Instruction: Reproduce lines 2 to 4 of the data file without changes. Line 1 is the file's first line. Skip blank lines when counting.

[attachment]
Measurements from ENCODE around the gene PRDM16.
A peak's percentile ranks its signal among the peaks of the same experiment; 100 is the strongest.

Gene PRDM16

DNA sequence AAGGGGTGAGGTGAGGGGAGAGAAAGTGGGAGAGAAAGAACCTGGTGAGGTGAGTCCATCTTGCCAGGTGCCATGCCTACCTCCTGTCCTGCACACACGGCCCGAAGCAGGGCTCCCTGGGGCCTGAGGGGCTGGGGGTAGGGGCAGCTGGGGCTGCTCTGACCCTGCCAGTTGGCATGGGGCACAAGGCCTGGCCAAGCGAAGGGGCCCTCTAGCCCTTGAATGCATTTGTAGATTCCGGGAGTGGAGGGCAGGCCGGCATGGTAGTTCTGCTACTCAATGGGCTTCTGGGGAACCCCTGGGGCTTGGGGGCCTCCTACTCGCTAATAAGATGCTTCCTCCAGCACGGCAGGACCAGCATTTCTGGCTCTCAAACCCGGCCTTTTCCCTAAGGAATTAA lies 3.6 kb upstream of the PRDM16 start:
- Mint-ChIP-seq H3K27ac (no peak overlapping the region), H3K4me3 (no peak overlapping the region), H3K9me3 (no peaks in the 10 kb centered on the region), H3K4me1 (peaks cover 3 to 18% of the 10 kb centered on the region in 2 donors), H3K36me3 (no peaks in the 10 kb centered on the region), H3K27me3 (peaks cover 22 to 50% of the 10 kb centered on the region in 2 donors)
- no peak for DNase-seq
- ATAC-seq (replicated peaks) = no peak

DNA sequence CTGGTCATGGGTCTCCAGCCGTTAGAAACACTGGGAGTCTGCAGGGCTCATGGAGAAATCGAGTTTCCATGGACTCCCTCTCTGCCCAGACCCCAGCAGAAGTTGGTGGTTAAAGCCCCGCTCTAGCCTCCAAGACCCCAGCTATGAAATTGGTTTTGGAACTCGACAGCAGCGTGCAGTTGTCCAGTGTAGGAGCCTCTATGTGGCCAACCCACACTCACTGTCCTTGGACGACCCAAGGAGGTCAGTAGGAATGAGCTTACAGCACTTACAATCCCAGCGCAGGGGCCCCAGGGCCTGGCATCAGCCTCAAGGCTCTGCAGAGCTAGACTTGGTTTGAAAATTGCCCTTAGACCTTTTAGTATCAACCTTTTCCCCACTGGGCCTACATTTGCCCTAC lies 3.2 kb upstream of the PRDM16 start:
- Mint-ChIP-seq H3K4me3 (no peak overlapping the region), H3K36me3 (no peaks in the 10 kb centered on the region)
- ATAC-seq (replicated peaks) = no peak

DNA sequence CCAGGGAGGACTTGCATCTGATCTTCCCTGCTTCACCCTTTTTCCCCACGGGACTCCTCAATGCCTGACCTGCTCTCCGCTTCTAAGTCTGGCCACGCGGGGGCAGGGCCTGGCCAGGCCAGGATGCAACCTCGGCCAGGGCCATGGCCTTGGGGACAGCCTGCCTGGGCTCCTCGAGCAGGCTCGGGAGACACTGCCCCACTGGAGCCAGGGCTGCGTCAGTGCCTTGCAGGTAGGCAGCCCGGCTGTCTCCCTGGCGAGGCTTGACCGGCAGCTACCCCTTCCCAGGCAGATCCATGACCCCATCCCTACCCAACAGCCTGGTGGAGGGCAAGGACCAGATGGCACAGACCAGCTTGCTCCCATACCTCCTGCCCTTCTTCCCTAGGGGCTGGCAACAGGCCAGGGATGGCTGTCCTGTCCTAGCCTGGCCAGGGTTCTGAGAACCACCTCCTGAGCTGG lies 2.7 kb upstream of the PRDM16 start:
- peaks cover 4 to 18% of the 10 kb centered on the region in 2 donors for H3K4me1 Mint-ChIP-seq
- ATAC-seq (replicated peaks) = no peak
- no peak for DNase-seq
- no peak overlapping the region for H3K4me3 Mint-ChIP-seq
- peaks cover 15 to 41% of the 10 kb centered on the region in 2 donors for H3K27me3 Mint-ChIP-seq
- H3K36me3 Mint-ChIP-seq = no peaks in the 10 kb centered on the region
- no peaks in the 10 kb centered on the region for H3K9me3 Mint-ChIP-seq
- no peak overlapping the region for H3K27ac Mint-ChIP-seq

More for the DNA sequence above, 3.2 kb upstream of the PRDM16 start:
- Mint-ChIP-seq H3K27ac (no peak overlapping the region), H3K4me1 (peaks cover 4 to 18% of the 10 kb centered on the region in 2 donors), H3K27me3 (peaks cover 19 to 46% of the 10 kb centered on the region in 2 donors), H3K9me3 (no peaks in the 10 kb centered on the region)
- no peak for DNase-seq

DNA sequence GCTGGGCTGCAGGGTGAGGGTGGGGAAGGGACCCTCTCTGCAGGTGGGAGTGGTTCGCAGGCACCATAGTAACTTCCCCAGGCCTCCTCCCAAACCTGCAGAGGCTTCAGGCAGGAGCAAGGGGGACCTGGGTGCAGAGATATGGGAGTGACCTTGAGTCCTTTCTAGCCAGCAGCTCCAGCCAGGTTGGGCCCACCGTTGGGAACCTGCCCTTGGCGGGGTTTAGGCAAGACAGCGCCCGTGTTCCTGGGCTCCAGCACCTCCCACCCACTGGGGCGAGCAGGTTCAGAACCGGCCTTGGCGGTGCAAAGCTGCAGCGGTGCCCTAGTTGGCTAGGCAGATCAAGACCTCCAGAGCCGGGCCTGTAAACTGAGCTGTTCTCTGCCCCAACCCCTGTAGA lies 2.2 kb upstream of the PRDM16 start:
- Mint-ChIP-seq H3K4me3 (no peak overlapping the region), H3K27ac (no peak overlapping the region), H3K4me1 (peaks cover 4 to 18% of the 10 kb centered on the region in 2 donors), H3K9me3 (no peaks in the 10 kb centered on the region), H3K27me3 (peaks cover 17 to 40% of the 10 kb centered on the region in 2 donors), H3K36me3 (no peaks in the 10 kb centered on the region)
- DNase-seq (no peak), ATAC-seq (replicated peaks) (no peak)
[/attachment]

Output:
A peak's percentile ranks its signal among the peaks of the same experiment; 100 is the strongest.

Gene PRDM16

DNA sequence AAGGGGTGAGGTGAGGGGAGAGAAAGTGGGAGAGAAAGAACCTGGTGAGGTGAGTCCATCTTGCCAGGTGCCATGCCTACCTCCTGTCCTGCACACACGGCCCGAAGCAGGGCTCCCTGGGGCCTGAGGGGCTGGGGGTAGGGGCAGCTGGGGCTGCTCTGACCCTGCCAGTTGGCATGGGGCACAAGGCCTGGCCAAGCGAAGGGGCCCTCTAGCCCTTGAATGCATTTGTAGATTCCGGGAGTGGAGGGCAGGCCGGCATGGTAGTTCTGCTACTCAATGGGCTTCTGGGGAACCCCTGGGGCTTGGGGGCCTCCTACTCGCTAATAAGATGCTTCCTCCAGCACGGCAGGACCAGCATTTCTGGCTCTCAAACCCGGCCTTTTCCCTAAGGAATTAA lies 3.6 kb upstream of the PRDM16 start: